Take the 2-minute tour ×
Stack Overflow is a question and answer site for professional and enthusiast programmers. It's 100% free, no registration required.

I'd like to not only detect transition support, but set the correct prefix with one function call. Would there be any clear issues with doing it this way?

function getTransitionPrefix() {
var el = document.getElementsByTagName("body")[0],
cssDec = (typeof window.getComputedStyle === "undefined") ?  {} : window.getComputedStyle(el,null),
transition = typeof cssDec.WebkitTransition !== "undefined" ? "Webkit" : 
typeof cssDec.MozTransition !== "undefined"  ? "Moz":
typeof cssDec.msTransition !== "undefined" ? "ms" :
typeof cssDec.OTransition !== "undefined" ? "O" : false;
return transition;
}
share|improve this question
    
Not sure what you are trying to do exactly, but the browser specific CSS property prefixes are: -webkit-,-moz-,-ms-,-o-. –  Strelok Dec 6 '11 at 0:23
1  
@Strelok in JavaScript, variables cannot have a dash so they were made Webkit, Moz, ms, O. –  William Dec 6 '11 at 0:28
    
@WilliamVanRensselaer, yes that is correct, but what he is doing is returning strings as prefixes. I guess it's impossible to tell what he's going to use them for as he didn't provide any code around it. It's not even a real question, what the OP is asking. –  Strelok Dec 6 '11 at 0:36
1  
@Strelok He probably intends to use the prefix string to set transitions through JavaScript... elem.style[ pref + "Transition" ] = "transition settings"; –  William Dec 6 '11 at 0:49
    
@WilliamVanRensselaer It is my intention to set the element style this way. I was having a problem using the style property as opposed to grabbing the getComputedStyle, but I'm not seeing it anymore. For looking up keys in an elements CSSStyleDeclaration I suppose the two methods are functionally equivalent. That was part of my OP question, as well as whether my 'tricky' ternary operator, which in retrospect looks just messy, held any water. Thanks, I think your answer does the job fine. –  bodine Dec 6 '11 at 17:11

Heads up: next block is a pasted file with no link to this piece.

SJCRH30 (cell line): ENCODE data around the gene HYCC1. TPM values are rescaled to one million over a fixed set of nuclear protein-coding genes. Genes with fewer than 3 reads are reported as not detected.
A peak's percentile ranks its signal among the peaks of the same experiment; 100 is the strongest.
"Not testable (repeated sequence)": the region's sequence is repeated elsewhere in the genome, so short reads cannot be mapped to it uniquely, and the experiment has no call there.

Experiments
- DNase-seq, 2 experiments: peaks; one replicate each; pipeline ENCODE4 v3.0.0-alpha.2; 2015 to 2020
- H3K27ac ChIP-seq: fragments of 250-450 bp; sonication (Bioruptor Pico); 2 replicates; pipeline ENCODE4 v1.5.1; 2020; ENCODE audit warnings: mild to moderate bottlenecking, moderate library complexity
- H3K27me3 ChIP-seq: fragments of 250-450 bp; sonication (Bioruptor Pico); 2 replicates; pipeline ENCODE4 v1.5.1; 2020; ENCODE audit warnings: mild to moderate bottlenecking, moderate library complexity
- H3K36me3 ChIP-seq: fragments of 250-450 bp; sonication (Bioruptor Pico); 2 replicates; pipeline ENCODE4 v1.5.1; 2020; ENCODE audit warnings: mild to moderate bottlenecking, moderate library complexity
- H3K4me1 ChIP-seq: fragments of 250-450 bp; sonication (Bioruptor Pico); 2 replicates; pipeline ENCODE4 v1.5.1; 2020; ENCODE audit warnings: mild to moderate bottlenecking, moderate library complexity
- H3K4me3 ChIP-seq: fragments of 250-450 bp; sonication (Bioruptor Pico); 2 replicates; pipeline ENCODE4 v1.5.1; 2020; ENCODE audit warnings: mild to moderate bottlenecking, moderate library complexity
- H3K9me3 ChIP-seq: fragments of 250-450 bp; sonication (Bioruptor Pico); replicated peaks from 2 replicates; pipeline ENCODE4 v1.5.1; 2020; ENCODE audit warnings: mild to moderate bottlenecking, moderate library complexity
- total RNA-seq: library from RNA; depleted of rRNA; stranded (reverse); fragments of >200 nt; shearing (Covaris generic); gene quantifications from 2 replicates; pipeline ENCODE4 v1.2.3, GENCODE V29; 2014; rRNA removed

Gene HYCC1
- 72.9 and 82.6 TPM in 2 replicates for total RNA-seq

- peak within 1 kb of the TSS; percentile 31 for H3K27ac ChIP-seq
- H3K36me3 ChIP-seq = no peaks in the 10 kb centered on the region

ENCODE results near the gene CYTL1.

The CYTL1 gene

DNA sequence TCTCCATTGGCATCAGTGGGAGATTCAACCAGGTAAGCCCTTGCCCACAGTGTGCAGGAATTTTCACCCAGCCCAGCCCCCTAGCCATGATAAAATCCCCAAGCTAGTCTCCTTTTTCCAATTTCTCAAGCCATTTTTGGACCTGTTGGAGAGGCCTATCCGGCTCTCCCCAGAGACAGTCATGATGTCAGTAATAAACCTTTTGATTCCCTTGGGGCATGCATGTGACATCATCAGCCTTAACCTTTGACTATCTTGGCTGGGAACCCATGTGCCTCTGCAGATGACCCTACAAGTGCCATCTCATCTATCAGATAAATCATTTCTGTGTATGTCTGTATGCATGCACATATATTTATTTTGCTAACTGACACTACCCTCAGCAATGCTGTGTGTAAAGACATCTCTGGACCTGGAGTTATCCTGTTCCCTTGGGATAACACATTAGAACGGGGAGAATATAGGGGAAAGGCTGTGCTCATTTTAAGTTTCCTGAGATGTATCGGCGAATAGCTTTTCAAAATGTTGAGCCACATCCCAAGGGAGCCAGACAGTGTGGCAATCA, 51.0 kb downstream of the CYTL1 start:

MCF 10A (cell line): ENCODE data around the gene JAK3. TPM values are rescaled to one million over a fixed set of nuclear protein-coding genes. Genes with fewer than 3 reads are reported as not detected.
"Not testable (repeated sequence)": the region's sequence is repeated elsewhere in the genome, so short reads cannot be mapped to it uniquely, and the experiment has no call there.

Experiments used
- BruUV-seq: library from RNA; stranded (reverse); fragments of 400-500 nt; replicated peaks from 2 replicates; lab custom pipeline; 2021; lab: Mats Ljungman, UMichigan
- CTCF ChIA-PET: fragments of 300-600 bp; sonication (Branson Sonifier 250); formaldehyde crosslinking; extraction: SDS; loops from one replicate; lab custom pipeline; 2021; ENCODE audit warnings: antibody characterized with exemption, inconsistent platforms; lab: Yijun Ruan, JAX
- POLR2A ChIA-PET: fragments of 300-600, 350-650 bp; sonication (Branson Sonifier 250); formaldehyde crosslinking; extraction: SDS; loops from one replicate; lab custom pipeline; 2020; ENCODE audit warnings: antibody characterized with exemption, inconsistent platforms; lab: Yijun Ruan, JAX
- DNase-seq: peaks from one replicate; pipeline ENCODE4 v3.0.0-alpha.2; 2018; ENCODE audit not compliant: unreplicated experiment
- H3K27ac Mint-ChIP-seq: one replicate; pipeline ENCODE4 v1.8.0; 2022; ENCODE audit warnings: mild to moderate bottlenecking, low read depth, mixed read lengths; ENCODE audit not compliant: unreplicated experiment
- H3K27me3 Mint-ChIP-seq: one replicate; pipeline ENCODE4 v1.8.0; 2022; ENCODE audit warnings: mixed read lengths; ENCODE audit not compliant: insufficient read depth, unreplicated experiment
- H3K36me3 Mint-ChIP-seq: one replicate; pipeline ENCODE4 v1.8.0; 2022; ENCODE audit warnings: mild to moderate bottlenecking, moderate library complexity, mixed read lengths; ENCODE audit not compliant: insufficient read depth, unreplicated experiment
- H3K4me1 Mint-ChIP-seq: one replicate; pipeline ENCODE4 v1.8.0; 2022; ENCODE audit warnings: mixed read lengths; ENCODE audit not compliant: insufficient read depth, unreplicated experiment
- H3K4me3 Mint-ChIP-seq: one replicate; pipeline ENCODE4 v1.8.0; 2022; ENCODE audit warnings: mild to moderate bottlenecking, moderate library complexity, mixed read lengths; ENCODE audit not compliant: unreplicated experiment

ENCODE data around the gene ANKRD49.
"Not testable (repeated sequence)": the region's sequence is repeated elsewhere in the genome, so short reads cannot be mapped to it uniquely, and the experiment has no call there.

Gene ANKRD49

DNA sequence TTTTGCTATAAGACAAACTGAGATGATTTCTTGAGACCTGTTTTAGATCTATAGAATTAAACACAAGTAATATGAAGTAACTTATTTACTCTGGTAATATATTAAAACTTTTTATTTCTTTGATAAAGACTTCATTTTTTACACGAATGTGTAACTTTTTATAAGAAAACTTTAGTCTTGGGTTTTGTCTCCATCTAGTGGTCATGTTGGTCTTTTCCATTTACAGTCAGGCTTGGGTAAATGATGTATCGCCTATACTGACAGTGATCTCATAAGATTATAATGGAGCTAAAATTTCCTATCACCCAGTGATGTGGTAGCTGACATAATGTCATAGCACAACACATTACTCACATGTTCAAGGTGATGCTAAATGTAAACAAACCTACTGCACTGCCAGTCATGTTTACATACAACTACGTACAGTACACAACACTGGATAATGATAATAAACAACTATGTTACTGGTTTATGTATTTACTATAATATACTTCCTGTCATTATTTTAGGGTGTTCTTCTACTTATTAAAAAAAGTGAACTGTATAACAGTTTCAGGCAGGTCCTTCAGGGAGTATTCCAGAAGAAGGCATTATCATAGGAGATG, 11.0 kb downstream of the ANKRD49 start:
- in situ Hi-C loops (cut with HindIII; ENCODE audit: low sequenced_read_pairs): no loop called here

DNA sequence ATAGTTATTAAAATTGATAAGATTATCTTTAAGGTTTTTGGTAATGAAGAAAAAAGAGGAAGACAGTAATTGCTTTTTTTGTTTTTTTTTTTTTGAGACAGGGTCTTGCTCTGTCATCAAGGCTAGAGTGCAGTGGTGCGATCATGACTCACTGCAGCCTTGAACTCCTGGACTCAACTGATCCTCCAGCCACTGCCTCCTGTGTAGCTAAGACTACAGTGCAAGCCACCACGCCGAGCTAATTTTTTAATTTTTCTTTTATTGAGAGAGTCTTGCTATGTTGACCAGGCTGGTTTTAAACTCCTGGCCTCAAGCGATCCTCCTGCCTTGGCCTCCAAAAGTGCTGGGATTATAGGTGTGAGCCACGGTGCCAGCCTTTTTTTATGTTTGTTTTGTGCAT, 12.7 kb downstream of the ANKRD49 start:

add comment

2 Answers

up vote 1 down vote accepted

I don't see anything wrong, but I would probably do it this way:

function getTransitionPrefix() {
    var el = document.createElement( "div" ),
        prefixes = ["Webkit", "Moz", "O", "ms"];
    for ( var i = 0; i < prefixes.length; i++ ) {
        if ( prefixes[i] + "Transition" in el.style ) {
            return prefixes[i];
        }
    }
    return "transition" in el.style ? "" : false;
}

Then setting the transition:

var setTransition = (function() {
    var pref = getTransitionPrefix();
    return function( elem, trans ) {
        if ( pref !== false ) {
            var s = pref === "" ? "transition" : pref + "Transition";
            elem.style[s] = trans;
        }
    };
})();

setTransition( element, "transition settings" );
share|improve this answer
    
I don't want IE to get any of the transition effects. I basically want to write one list of transitions with style settings peppered in as well. When the list runs, IE should render the element at the end point of all the transitions (e.g. after it's done moving, fading, etc). I don't want ANY movement in IE without transition support, but It would stay future proof for IE10's msTransition –  bodine Dec 6 '11 at 17:19
    
Maybe this setTransition function should should expect another parameter which would define the properties to be transitioned, and possibly a third callback parameter to run when the browsers fire their myriad of transitionend events. Thanks for the inspiration, I'll see what I can work up. –  bodine Dec 6 '11 at 17:24
    
Also, I'm a bit confused about your setTransition... why is it necessary to wrap it in an IIFE? –  bodine Dec 6 '11 at 17:29
    
The getTransitionPrefix method will return the prefix if the browser requires it, an empty string if the browser supports transition but does not require a prefix, and false if there is no support. Then setTranision will check (in the if statement) if there is support for transitions, and if so, set the transition. Therefore, in the case of IE6-9, no transition will be set as there is no support. –  William Dec 6 '11 at 21:43
add comment

Please see my complete answer here: http://stackoverflow.com/a/13081497/104380

I suggest you use this method:

function getPrefixed(prop){
    var i, s = document.body.style, v = ['ms','O','Moz','Webkit'];
    if( s[prop] == '' ) return prop;
    prop = prop[0].toUpperCase() + prop.slice(1);
    for( i = v.length; i--; )
        if( s[v[i] + prop] == '' )
            return (v[i] + prop);
}

var transition = getPrefixed("transition");

This will make sure the transition variable will point to the correct syntax.

share|improve this answer
add comment

Your Answer

 
discard

By posting your answer, you agree to the privacy policy and terms of service.

Not the answer you're looking for? Browse other questions tagged or ask your own question.